Home of the Bellingwood Series – Nammynools

The Way it Used to Be

I’ve been catching myself lately as I lament days of yore. You know those days … when the grass was greener, the sun was brighter, and everything was better. It’s easy to do because we have a tendency to look at the past through the lens of experience and I have a long lens of experience. But at my age, I know that all of those experiences created who I am today and I’m not all that bad. So what has happened is that I’ve forgotten (or am ignoring) many of the negative memories in favor of the pleasant.

But, one thing I do remember are several conversations I had when I was younger. Yes … I have a good memory, even though I might exaggerate stories for effect.

Morning Sun Centennial 1970The first memory is from my grade school years. I was reading – for the second or third time – Laura Ingalls Wilder’s books and was completely enamored with prairie life. My mother didn’t help the matter any. She was in the middle of writing a wonderful little story about three small children who lived during the mid 1850s on the land where our cabin sits. One night, though, I told mom that I wished I had lived during that time. The adventure, the simple lifestyle, the fascinating people all captured my imagination.

Never one to ignore a teaching moment, she stopped me and said. “You’d be dead.”

“What? Dead? From the Indians? Surely Dad would protect us.”

“No, you wouldn’t be alive.” She went on to explain that the heart trouble that had put me in the hospital in third grade would have killed me. If it weren’t for modern medicine, I would not have lived through that episode. I couldn’t argue with her. The doctors all told my parents that if I lived through that week, my heart would be so weakened, I would practically be an invalid. God worked out that miracle.

French Club dinnerThe second memory comes from several years later. I was in high school and listened to older generations complain about the music kids were listening to. For heaven’s sake, this was the 70s. It was the best music ever, right? But it offended their sensibilities and even though these people had gone through the rejection of Elvis Presley and the Beatles, they weren’t about to accept anything new. The conversation I had was with myself. I would never reject current pop culture because I was offended. I didn’t have to like it, but I was not going to be judgmental about it. Truth be told, there is much that I don’t like, but that’s my business – and I don’t have to splatter it over others who do enjoy it.

The third thing happened more than once, so it wasn’t a singular conversation. Every time we moved into a new church or … every time a new pastor came to a church I was part of, I listened as people complained that things weren’t being done the way they’d always been done, making it nearly impossible for a pastor to do his job. It was easier to suffer through the mistakes they’d made in the past than to make changes and become something new and wonderful. Because of their focus on the past, those congregations refused to look into the future with any anticipation or excitement. It was better to do things the way they’d always done them, because that was a known experience.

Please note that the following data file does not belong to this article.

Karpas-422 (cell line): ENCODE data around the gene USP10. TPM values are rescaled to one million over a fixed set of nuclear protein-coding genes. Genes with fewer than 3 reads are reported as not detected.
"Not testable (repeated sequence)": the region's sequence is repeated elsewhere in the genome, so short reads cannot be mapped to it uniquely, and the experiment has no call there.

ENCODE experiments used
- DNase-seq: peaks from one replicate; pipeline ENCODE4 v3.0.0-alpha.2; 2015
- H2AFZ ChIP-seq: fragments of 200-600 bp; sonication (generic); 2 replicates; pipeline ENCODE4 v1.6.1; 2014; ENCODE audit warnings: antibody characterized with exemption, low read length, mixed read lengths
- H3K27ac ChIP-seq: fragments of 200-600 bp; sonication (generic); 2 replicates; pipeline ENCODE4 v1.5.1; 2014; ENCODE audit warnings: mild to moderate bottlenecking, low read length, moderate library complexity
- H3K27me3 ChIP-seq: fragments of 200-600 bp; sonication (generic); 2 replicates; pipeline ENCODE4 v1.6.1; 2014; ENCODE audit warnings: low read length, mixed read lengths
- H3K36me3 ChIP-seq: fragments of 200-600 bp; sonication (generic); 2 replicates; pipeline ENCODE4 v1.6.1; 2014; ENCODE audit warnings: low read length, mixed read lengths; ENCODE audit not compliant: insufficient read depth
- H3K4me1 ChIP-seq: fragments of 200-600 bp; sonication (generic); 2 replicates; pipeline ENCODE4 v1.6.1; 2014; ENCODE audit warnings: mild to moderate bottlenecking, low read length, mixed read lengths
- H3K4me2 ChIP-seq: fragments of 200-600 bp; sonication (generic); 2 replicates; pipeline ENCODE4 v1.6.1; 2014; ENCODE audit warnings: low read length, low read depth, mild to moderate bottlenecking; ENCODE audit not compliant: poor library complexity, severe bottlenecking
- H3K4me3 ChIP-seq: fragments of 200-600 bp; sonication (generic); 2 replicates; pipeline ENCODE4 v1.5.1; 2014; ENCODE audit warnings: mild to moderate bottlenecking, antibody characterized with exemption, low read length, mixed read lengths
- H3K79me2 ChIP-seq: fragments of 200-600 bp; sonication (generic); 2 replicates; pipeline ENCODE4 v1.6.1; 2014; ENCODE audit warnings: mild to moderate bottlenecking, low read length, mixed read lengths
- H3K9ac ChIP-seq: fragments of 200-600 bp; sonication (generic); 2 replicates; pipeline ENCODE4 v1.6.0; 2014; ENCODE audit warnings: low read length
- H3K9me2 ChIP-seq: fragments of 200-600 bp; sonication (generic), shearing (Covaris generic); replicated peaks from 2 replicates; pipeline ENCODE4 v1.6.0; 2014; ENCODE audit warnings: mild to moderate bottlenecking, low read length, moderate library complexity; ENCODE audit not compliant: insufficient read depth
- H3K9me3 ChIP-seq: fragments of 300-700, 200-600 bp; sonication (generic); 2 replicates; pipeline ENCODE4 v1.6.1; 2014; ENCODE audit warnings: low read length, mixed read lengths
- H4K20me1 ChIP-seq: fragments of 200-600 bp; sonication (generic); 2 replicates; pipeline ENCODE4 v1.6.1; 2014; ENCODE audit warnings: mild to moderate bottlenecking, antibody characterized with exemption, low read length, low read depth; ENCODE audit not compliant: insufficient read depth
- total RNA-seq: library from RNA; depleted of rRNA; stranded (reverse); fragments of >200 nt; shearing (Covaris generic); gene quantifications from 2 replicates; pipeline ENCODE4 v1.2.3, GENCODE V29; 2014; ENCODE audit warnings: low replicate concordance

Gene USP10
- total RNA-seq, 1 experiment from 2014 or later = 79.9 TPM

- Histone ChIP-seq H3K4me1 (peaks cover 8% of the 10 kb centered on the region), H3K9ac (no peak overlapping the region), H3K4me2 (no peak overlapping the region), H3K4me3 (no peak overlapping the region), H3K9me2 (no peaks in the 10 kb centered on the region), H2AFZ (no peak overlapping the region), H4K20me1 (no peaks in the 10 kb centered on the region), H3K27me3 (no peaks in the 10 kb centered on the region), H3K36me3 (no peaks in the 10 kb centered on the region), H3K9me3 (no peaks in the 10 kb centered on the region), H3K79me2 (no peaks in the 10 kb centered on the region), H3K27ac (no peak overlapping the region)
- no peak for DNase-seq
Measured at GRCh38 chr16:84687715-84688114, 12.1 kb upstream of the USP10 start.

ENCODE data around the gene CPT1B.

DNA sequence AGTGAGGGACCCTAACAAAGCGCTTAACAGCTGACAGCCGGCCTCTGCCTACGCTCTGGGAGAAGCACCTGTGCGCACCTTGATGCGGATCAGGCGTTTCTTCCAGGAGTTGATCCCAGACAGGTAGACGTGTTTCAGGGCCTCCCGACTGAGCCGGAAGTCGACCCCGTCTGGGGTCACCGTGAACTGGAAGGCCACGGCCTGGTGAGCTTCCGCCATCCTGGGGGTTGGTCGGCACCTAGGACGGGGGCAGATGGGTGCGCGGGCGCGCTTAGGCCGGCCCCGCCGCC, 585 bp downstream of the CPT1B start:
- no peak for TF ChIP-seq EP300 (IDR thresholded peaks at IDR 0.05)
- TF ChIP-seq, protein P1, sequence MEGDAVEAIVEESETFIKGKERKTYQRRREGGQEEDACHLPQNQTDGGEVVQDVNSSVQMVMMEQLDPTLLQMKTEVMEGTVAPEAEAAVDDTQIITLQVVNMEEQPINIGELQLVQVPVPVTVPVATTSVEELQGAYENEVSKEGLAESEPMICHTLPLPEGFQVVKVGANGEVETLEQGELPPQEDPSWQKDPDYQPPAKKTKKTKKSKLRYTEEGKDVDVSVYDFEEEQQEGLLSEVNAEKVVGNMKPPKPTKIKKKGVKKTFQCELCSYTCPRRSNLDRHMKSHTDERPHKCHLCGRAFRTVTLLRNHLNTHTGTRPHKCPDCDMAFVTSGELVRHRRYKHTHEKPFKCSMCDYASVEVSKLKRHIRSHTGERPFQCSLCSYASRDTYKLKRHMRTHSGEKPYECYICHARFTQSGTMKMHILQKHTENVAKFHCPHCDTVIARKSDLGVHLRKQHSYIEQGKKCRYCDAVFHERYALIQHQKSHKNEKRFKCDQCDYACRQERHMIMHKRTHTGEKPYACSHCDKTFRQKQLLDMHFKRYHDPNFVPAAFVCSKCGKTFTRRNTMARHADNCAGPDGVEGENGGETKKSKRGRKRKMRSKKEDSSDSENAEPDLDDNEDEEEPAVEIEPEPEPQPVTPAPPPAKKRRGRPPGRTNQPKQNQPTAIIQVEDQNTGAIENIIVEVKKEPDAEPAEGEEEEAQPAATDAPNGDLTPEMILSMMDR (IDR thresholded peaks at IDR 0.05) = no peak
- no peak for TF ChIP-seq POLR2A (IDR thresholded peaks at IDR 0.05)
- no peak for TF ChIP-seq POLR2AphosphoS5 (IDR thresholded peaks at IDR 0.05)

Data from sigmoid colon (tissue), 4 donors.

You know what? I’d be more comfortable with things staying the way they’d always been. I’d like to stay as anonymous to the world as I was in the 1970s, so no one could threaten me with identity theft or mess with my privacy on line. In 1996, Max began talking to me about getting cable internet service. Always online? Hell no. I fought him and fought him for a year, at least. I was perfectly fine with logging off AOL and severing my connection to the world. He finally wore me down and we made the switch. The world was changing. The future was upon us. I never looked back.

Graduation 2Now I could to do my banking online and find wonderful things in online shops. I’ve found old friends and long lost family. I got a Master’s Degree while writing novels and I began to meet amazing people throughout the process.

The world is different now. We can’t go back and change it. We can’t make the past be in the present. We CAN complain that it’s not like it was and we CAN whine about the fact that things aren’t perfect.

But, what we must realize is that they never were, even when we were young. We are where we are at right now and the choice is in front of us. Live in the moment, look to the future and be grateful for the past that has brought us to today. Don’t carry the baggage of that past into the present or the future. Let it be what it was … and let it stay in our memories.

I will still lament, complain and whine. I can hardly stop myself sometimes. But I will choose to move forward with anticipation and excitement because these are exciting times we live in. I am living a life that is so far beyond my childhood imagination. I don’t want to go back there. I want to be here.


Share on facebook
Share on google
Share on twitter
Share on linkedin
Share on pinterest
Share on print
Share on email